If you think they'll overprice it, ask them if you can rent it on a month to month basis so if they find they can develop they can kick you off, in the meantime you'll look after the land growing veg. If it is handled properly open and up front it could be a win win.

SybilBeddows Mon 08-Aug-11 18:56:40

do it, you're not damaging it at all.
of course you would run the risk of losing all your hard work at any moment but equally you could have it for years.

smoggii Mon 08-Aug-11 18:56:56

Of course the nicest thing you could do is contact them, ask them if you can use it to grow veg while they await the outcome of their planning apps. Offer to give them a share of the veg. It's a win win situations as it prevents anyone else doing anything to their land and affords them a bit of protection.

If you don't do that and just commandeer the land, if they object you could lose your veg and your hard work.

No shed though or you might find yourself falling foul of the planning department

azazello Mon 08-Aug-11 18:56:56

I wouldn't particularly mind losing all the veg if they ever managed to do something with the plot. I obviously wouldn't change anything else.

smoggii Mon 08-Aug-11 18:58:12

You could contact them through their solicitors, details will be on their planning app available from the Council.

msbuggywinkle Mon 08-Aug-11 18:59:09

I'd do it. You can use the land, they are doing nothing with it, makes no sense to leave it.

Birdsgottafly Mon 08-Aug-11 18:59:46

This is going to cause war. It is a nice idea that all of the neighbours will agree on how this 'communal' piece of land should be used, but they won't.
It is a shame that you have discussed it, otherwise you could have lied and said that you had permission, not to keep, but to use.

I think that it shouldn't be allowed to buy land and leave it a mess. It is only recently that the council has banned property owners from doing the same with property, and it has tidied up many areas.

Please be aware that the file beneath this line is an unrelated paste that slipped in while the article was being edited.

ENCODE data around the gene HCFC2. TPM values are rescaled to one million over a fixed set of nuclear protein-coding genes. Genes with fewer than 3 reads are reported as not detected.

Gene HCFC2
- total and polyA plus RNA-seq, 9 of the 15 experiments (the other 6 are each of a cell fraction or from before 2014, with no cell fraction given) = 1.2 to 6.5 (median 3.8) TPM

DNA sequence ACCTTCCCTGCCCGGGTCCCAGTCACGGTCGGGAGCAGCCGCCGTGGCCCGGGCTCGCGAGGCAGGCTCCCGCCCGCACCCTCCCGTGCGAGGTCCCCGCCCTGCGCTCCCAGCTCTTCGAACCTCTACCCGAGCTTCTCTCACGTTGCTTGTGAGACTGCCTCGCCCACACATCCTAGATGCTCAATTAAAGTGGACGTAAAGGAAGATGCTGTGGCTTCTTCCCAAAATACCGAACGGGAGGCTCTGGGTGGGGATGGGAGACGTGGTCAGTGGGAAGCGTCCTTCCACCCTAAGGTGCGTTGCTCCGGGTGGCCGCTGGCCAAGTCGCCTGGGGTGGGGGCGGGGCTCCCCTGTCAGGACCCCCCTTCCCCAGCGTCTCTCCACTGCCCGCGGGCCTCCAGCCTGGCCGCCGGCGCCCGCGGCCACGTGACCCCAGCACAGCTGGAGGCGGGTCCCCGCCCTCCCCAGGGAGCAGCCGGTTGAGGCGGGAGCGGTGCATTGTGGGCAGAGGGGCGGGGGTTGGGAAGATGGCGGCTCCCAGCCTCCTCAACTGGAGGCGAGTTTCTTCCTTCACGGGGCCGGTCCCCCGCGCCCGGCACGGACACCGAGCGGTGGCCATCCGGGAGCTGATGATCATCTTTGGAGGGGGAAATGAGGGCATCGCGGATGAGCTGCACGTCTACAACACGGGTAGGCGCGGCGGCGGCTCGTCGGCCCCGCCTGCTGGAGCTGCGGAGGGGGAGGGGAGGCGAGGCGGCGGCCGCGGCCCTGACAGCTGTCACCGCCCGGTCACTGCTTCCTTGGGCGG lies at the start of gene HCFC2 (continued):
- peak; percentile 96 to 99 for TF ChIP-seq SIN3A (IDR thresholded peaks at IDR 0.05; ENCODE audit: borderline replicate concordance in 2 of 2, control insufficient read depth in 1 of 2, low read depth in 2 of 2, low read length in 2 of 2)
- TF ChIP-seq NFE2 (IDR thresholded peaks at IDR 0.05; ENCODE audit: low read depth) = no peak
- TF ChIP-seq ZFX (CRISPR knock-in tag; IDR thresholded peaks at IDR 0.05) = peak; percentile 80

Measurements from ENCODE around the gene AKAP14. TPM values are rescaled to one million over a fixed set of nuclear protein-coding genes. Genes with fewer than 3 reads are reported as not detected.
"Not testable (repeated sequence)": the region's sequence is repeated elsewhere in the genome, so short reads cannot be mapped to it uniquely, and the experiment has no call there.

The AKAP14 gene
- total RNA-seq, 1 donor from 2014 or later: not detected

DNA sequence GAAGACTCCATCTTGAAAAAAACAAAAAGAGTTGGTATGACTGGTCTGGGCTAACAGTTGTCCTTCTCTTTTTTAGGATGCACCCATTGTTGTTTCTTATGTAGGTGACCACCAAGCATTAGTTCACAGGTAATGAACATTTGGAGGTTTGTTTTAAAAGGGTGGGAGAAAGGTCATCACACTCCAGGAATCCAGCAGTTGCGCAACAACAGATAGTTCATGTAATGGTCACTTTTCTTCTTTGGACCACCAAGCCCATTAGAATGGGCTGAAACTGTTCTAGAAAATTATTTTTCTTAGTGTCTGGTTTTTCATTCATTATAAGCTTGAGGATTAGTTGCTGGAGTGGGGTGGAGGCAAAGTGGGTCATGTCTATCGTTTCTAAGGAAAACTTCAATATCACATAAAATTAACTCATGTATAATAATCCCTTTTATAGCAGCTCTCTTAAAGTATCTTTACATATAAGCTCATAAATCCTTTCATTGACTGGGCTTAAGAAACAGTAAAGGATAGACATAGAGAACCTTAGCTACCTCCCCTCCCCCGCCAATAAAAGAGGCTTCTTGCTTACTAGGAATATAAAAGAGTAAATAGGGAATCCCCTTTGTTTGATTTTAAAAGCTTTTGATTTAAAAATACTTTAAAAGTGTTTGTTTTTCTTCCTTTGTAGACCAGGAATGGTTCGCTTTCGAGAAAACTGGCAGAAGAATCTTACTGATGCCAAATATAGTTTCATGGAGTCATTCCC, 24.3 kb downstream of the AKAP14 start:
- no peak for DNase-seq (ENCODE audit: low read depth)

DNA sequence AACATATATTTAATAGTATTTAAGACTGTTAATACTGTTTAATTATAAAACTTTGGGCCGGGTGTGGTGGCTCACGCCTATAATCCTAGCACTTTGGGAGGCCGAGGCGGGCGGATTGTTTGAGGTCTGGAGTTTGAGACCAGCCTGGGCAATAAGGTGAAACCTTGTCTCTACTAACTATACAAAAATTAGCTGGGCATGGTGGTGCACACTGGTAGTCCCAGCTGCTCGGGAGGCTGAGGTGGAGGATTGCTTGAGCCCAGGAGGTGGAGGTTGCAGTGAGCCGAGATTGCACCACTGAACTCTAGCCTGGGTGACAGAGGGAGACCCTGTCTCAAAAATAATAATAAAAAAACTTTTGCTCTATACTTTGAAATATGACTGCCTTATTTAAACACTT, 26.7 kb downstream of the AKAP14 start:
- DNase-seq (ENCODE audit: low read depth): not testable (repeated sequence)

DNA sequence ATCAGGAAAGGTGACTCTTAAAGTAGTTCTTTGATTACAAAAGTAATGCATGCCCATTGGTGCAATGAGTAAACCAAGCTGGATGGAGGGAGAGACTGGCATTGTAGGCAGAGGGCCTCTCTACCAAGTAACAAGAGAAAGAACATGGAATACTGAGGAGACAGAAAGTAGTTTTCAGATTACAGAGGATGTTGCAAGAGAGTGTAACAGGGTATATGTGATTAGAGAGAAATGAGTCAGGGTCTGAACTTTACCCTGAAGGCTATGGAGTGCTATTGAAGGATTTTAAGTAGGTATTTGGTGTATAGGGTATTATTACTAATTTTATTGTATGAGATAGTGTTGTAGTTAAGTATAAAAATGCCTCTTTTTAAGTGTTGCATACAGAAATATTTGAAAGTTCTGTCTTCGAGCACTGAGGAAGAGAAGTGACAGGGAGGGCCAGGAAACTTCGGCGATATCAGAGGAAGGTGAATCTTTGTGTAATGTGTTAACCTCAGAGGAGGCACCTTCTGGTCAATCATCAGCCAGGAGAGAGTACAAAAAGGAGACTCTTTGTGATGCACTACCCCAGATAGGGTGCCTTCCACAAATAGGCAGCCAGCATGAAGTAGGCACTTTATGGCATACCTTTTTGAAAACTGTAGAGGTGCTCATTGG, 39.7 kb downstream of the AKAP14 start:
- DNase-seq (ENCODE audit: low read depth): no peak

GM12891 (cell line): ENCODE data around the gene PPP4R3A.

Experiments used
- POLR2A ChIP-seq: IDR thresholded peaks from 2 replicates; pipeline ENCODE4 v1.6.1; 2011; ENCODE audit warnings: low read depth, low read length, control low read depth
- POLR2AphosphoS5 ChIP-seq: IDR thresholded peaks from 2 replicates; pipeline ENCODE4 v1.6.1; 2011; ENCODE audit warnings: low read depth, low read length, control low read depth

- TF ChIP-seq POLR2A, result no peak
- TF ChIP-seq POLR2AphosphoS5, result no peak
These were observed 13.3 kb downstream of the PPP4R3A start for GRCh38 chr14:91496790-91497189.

alarkaspree Mon 08-Aug-11 19:00:58

I don't think that would be particularly unreasonable actually. It definitely wouldn't be unreasonable to tidy it up, and from there it's only a small step to planting a few attractive and useful plants...

It would be better to get their permission though. I think the suggestion of offering to pay a small monthly rent for it is a great one.

Birdsgottafly Mon 08-Aug-11 19:03:52

If you are using it for so many years, you can claim it. So you probably won't get permission, without paying for the legal documents to say that you will not be trying to put a claim in, later on.

azazello Mon 08-Aug-11 19:06:15

Everyone in the close knows that this particular individual owns it (or used to own it anyway) and agrees it is an eyesore and somebody should do something.

There hasn't been a planning application on it for a few years. I think the last one was about 5 years ago as that was the last time the owners bothered to come over and inspect it. Not that they could get in because of the brambles - think Sleeping Beauty's castle.

I agree that it would be fantastic if the Council would step in but I doubt very much they'd be willing to spend any money and as it is on a private right of way and a cul-de sac it isn't exactly high priority for them

culturemulcher Mon 08-Aug-11 19:06:24

I think you should go for it. You've got nothing to lose if someone comes along and asks you to put it all back the way it was, save for what you've spent on compost, seeds, etc. You'll be tidying up the area and making the general environment better for everyone.

If you're happy to risk the loss of your hard work, everyone around will benefit from your veg garden.

Waste / Scrub land makes areas look unloved and unlovely.

thisisyesterday Mon 08-Aug-11 19:07:35

i think it's a good idea.
but i wouldn't invite al the neighbours in on it tbh because you'll just have too many people with differing opinions and it could all go sour

i would do the minimum you can to keep it nice. don't invest too much in case the owners have a massive problem with it or do end up selling it.

but nothing wrong with brightening the place up and getting some use out of it